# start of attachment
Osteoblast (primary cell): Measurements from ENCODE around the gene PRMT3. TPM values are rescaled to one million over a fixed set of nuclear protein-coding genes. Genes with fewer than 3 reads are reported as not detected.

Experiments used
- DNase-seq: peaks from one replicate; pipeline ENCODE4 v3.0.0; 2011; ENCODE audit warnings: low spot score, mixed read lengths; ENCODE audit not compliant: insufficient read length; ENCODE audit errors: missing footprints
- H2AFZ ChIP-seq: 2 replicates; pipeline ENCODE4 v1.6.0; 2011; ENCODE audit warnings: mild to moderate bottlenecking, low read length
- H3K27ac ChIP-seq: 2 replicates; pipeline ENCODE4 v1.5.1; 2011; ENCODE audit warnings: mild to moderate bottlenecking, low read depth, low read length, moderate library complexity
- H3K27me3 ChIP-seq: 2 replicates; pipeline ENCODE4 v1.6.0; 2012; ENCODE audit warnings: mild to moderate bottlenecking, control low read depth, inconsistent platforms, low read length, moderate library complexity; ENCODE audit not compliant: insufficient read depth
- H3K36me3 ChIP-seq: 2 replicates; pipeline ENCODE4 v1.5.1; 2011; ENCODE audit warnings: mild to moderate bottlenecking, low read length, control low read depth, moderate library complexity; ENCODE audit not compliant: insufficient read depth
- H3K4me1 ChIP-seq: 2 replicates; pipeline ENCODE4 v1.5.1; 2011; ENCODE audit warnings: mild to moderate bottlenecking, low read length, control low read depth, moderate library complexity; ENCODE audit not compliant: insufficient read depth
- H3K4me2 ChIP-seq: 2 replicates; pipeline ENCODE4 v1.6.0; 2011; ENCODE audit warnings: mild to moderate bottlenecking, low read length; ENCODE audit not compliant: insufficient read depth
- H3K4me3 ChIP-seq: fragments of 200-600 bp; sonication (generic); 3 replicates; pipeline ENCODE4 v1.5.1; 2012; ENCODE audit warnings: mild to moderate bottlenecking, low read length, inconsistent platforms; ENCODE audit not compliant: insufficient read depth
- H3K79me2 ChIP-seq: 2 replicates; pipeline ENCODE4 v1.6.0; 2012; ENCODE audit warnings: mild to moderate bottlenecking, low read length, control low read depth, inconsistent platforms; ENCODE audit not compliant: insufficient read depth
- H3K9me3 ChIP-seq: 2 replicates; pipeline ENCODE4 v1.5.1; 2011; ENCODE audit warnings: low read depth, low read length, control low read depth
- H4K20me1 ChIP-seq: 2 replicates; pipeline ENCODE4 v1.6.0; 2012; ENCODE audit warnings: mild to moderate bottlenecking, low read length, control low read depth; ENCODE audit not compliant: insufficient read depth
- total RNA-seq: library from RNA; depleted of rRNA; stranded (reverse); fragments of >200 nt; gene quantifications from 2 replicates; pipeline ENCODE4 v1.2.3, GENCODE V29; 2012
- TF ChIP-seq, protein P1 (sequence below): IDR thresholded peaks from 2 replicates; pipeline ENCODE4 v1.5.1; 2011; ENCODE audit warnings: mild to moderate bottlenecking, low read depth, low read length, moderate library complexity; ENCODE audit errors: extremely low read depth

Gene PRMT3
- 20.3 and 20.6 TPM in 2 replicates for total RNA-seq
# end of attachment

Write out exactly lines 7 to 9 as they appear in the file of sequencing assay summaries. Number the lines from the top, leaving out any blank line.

- H3K36me3 ChIP-seq: 2 replicates; pipeline ENCODE4 v1.5.1; 2011; ENCODE audit warnings: mild to moderate bottlenecking, low read length, control low read depth, moderate library complexity; ENCODE audit not compliant: insufficient read depth
- H3K4me1 ChIP-seq: 2 replicates; pipeline ENCODE4 v1.5.1; 2011; ENCODE audit warnings: mild to moderate bottlenecking, low read length, control low read depth, moderate library complexity; ENCODE audit not compliant: insufficient read depth
- H3K4me2 ChIP-seq: 2 replicates; pipeline ENCODE4 v1.6.0; 2011; ENCODE audit warnings: mild to moderate bottlenecking, low read length; ENCODE audit not compliant: insufficient read depth